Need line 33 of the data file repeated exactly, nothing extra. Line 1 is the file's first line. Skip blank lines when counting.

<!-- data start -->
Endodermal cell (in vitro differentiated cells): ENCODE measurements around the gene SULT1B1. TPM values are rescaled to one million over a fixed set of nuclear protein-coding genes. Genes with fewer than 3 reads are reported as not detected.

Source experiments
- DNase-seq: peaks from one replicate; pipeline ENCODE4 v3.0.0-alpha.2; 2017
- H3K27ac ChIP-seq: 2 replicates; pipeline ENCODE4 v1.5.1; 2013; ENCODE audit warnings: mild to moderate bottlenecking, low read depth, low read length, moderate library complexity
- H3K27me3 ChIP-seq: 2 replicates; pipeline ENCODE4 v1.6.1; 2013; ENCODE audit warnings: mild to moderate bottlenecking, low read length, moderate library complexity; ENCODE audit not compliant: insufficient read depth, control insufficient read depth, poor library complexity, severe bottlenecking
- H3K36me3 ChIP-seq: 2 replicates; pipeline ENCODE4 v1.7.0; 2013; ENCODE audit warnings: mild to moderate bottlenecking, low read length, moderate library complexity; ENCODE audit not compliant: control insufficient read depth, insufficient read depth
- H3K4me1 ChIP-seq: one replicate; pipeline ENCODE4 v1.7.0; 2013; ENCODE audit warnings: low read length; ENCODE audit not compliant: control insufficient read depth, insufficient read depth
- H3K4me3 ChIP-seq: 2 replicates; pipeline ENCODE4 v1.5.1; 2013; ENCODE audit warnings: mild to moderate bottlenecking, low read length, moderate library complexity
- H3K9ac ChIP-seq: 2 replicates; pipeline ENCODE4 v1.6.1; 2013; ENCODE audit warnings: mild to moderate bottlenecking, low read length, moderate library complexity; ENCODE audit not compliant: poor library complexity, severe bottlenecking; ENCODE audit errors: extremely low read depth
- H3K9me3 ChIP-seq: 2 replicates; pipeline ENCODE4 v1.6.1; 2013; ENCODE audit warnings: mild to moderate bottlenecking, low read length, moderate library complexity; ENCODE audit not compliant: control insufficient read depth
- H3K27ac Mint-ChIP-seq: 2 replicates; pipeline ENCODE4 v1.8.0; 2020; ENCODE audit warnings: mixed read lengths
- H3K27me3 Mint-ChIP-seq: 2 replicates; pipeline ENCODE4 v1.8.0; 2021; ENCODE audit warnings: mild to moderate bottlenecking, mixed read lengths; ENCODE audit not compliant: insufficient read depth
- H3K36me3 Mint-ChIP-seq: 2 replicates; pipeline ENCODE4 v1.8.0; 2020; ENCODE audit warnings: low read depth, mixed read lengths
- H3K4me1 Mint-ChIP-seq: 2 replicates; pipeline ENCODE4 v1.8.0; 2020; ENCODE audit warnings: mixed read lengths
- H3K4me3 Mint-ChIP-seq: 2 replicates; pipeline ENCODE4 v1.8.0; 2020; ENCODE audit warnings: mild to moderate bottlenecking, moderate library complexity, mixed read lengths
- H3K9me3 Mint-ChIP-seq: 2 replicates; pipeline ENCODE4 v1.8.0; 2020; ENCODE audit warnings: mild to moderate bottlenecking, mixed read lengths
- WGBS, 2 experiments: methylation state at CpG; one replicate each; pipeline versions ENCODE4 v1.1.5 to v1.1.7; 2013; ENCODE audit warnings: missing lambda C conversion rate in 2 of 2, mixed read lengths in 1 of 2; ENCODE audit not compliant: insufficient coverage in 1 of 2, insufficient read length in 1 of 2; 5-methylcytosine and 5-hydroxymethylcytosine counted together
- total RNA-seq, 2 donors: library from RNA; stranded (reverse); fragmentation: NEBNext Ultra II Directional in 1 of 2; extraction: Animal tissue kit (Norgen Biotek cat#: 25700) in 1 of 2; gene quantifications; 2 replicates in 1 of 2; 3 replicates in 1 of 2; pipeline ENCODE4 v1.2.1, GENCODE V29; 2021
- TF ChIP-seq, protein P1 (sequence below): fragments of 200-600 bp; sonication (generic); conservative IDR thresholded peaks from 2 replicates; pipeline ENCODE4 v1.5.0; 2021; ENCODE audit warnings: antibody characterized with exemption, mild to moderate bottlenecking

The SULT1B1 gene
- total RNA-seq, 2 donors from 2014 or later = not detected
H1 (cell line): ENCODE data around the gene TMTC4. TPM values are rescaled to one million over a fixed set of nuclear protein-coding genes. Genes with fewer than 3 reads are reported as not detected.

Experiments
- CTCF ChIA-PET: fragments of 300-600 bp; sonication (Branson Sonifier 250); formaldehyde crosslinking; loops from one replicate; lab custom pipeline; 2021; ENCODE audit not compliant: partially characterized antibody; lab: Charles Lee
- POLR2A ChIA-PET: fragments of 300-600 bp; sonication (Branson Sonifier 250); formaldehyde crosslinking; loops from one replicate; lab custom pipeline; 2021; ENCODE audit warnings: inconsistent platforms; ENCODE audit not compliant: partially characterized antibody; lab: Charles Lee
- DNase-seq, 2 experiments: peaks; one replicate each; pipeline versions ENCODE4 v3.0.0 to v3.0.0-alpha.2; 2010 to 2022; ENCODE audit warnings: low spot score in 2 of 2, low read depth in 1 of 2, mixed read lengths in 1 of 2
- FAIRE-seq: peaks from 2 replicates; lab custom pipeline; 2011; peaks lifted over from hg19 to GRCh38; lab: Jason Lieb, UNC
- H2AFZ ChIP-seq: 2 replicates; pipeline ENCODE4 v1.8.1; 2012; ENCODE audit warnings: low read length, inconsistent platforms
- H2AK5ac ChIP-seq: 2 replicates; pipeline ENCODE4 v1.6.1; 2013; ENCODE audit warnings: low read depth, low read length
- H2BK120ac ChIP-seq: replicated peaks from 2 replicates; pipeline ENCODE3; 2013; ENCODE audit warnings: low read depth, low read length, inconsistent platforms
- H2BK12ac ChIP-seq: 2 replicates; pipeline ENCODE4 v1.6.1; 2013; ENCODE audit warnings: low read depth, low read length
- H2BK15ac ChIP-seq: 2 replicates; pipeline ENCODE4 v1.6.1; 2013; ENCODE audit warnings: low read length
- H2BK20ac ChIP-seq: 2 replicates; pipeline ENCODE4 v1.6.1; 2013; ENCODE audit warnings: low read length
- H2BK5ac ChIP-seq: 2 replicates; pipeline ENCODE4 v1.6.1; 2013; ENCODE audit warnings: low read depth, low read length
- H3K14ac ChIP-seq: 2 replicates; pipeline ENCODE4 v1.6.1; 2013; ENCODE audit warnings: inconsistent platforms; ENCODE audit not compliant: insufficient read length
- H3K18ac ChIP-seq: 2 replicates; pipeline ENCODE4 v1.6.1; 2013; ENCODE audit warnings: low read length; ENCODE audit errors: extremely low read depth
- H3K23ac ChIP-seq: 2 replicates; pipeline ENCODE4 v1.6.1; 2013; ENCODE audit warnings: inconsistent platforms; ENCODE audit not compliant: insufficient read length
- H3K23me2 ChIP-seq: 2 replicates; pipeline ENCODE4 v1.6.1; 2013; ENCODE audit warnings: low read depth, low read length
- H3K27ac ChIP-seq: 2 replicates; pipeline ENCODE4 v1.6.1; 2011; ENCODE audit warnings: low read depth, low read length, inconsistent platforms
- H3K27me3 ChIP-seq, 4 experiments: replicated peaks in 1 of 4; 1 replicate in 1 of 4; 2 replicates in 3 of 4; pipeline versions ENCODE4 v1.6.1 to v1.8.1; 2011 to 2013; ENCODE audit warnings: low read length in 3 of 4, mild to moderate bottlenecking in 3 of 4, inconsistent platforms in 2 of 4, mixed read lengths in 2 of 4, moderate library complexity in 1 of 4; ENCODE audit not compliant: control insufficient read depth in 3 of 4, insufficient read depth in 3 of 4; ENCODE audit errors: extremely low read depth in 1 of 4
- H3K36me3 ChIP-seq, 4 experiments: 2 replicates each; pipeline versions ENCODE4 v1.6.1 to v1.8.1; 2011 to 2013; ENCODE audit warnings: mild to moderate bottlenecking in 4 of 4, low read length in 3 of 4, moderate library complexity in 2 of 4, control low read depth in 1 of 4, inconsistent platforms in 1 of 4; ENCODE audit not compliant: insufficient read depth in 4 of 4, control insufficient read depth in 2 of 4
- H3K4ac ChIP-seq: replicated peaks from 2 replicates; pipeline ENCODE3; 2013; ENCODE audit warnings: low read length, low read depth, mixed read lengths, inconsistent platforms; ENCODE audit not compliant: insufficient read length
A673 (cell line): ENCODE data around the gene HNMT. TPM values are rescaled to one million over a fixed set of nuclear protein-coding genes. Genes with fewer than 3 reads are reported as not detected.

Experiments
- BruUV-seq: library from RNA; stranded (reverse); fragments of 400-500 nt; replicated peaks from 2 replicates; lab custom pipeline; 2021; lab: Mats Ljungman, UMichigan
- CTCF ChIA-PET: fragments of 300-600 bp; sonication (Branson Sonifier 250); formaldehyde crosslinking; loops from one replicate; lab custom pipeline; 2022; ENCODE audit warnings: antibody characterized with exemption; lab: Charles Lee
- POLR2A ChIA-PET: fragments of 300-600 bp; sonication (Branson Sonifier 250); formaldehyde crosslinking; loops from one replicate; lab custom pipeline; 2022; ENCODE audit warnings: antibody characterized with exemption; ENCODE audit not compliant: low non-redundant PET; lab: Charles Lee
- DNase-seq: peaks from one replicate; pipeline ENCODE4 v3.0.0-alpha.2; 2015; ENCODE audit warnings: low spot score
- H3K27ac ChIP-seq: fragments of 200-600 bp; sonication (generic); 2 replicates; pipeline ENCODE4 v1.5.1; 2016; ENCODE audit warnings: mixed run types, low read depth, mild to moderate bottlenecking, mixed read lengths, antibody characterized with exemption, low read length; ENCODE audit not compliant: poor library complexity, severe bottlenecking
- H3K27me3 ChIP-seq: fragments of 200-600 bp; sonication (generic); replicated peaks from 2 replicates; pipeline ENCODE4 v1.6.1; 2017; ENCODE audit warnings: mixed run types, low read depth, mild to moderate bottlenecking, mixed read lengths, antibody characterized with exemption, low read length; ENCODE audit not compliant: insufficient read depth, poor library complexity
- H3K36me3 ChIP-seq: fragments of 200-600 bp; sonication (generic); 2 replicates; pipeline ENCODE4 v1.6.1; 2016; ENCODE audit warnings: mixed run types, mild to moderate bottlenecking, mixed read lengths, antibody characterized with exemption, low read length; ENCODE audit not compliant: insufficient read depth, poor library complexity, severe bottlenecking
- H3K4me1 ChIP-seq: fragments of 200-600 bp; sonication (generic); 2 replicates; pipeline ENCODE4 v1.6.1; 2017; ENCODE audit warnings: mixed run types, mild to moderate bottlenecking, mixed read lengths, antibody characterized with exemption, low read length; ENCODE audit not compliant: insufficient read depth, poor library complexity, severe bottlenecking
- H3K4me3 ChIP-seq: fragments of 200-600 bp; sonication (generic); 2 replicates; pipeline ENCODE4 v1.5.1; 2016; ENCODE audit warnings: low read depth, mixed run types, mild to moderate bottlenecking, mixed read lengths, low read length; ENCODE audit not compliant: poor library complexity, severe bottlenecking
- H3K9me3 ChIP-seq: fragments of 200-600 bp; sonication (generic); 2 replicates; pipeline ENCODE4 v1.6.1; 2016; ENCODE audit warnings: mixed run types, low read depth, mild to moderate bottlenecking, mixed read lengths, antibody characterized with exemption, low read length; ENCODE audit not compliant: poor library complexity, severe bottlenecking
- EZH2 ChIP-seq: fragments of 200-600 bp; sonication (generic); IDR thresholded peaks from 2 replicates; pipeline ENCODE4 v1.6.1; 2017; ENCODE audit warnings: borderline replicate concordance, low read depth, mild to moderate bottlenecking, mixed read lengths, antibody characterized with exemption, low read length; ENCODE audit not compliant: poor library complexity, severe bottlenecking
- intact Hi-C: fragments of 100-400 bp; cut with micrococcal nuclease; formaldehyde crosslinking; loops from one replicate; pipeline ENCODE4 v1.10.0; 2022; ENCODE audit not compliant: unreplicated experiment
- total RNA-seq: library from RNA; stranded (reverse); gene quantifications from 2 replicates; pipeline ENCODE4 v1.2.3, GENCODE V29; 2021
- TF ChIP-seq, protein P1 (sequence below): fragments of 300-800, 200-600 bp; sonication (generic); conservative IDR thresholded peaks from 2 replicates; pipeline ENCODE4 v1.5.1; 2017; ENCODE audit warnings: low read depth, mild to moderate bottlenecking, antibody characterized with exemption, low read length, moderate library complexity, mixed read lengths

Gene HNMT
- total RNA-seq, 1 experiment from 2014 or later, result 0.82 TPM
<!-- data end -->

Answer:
- H2BK20ac ChIP-seq: 2 replicates; pipeline ENCODE4 v1.6.1; 2013; ENCODE audit warnings: low read length